The History of MESSAGE
Millions have read and been inspired by MESSAGE; however,
few readers know about its fascinating history--how it was started and
sustained. Readers deserve to know how MESSAGE has been used providentially to advance
the development and progress of Black people.
During the late 1800s MESSAGE, originally called the Gospel
Herald, was a premier religious communication paper for Blacks in the South and
the Mississippi Delta. It was designed to uplift the Black race, recently freed
from slavery. Its content aimed to educate its readers in Bible topics,
Christian living, the gospel, and practical living. One hundred years later MESSAGE
still aims to educate and uplift the Black race.
Founded in 1898 by James Edson White—son of Ellen G. White,
cofounder of the Seventh-day Adventist Church--the first nine issues of the Gospel
Herald were printed on board the Morning Star, a steamer that shuttled up and
down the Yazoo River in Mississippi.
In the 1800s educating Blacks was a dangerous and virtually
forbidden enterprise, so White housed the printing venture on board the Morning
Star for protection and mobility. If the climate became too dangerous in one
place, the Morning Star would move to a different location. The plan was
innovative and effective; however, White and his team were ridiculed, chased,
shot at, and resisted by disgruntled White Southerners.
Notwithstanding, as the communication link of the Southern
Missionary Society, an independent volunteer organization also founded by
White, the Gospel Herald sold hundreds of thousands of copies and became a
popular religious and educational magazine in the South. The catch line in the
first issue of the Gospel Herald best sums up its appeal: "The magazine
with a message is the magazine we want to hear."
On a Mission
Beginning with the first number of volume 4 (January 1901),
the Gospel Herald was issued in Nashville, Tennessee, where Edson White moved
the Gospel Herald Publishing Company, which also published books, magazines,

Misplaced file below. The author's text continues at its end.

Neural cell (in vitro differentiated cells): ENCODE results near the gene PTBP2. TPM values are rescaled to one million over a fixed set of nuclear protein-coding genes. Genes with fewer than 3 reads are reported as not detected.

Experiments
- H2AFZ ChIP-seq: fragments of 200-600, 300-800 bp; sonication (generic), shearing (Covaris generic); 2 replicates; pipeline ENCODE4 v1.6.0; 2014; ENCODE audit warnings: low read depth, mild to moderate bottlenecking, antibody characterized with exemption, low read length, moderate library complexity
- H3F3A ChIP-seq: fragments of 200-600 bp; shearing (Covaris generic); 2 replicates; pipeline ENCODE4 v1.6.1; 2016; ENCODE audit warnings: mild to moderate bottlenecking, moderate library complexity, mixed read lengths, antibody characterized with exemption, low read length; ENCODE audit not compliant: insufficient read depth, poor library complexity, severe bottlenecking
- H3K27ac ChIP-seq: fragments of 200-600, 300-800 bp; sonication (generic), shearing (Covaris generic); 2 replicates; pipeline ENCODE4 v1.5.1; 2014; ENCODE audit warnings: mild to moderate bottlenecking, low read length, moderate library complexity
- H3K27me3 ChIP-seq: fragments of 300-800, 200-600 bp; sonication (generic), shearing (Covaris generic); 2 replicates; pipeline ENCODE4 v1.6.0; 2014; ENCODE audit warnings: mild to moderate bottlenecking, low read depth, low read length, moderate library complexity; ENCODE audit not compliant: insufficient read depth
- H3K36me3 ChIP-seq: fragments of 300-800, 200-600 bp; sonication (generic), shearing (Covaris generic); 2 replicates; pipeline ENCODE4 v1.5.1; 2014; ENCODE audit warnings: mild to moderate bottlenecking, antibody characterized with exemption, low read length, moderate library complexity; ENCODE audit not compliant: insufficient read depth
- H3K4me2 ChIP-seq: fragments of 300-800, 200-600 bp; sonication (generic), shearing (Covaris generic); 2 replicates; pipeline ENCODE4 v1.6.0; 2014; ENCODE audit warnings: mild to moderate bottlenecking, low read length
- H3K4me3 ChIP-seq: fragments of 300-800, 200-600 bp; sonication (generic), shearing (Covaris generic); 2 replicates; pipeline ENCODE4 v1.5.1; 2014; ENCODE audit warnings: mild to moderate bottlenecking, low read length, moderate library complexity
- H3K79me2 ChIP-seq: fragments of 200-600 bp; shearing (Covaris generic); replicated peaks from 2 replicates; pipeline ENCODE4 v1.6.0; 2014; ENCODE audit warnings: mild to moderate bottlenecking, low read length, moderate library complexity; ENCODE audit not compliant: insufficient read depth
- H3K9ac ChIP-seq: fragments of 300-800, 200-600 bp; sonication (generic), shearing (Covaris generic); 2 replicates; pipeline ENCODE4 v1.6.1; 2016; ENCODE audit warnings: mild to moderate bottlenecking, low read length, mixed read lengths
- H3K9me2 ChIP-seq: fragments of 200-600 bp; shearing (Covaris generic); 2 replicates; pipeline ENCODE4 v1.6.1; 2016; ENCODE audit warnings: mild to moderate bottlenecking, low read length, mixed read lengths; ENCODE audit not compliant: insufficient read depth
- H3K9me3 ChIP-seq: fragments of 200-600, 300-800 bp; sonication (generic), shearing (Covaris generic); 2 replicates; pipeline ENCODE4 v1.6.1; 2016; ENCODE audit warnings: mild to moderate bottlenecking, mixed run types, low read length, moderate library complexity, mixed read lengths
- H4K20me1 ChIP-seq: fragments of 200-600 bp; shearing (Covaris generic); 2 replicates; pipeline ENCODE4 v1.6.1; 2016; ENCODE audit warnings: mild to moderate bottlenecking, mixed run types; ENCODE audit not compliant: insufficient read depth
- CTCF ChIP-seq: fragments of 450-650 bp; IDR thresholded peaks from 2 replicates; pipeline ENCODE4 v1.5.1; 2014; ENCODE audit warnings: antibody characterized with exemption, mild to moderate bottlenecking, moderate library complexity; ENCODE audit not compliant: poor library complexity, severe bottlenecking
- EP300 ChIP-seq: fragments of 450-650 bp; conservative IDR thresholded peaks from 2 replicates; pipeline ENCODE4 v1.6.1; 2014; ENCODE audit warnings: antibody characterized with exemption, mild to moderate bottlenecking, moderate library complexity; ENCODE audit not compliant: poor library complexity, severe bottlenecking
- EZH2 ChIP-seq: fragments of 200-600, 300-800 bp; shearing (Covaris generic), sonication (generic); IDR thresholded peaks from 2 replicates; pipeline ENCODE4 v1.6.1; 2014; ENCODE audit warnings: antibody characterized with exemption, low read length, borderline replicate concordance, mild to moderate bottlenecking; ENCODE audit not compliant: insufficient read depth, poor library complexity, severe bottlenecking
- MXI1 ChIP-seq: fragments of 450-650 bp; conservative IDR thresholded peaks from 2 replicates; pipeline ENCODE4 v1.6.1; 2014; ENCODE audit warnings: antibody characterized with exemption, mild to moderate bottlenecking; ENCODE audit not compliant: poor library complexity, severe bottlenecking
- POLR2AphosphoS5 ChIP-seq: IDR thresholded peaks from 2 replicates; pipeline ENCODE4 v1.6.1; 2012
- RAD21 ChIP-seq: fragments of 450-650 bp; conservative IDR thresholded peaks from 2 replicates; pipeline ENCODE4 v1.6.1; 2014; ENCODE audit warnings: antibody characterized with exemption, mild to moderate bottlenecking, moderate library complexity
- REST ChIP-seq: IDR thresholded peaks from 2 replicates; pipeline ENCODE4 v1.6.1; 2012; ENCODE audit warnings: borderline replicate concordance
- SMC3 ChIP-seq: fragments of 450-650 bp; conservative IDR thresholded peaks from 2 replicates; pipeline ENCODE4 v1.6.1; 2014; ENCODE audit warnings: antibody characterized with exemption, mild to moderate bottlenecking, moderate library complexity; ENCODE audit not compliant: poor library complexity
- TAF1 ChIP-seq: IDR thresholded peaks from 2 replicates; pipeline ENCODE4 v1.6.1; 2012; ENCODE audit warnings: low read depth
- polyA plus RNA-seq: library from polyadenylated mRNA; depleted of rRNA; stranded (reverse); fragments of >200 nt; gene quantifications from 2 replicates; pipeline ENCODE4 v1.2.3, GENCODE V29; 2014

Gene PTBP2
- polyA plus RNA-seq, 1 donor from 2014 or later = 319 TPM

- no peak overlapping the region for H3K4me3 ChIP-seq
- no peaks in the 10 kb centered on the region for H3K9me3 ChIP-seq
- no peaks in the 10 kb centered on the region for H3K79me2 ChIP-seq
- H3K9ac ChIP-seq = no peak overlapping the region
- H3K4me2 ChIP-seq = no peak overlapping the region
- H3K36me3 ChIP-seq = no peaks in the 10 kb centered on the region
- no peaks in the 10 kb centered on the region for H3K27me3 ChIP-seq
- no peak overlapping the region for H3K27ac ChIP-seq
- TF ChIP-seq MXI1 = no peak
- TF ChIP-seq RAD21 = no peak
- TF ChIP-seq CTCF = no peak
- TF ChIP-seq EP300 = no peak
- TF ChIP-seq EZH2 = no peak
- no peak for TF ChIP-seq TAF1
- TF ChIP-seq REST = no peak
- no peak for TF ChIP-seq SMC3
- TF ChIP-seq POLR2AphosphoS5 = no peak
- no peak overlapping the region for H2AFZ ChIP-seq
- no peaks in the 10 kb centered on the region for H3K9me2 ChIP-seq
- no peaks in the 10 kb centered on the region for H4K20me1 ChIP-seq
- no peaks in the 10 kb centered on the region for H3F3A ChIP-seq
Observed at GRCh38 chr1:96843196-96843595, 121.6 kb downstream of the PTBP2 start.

and educational materials for ministry to Blacks in the South. The targeted
audience of the Gospel Herald was the Black race in the South. The purpose of
the magazine was to teach and galvanize Black people to reach for a better way
of life--educationally, economically, and spiritually.
The mission to educate Black people came in part from Dr.
John H. Kellogg, famed superintendent of the Battle Creek Sanitarium, who
suggested that Edson White publish a paper carrying an account of the work
among Blacks. Initially, the paper was not to make direct appeals for finances,
but simply to represent the "character and needs of the work."
The Gospel Herald/MESSAGE was published at Yazoo City,
Nashville, Oakwood College, the Southern Publishing Association, and today is
proudly published at the Review and Herald Publishing Association. The Gospel
Herald continued regular reports on the progress of the Black work--development
of mission schools, medical missionary work, Christian help activities,
industrial training, and farm and business activities.
In its early years the paper fluctuated in number of pages,
ranging from 8 to 16. It proved an excellent means of communication concerning
the work among Black people in the South. In fact, its pages comprise one of
the most complete and reliable records of the Black Seventh-day Adventist work.
In the first issue of the Gospel Herald, in May 1898, Edson White, in his first
editorial, explained that the object of the magazine was to "awaken an interest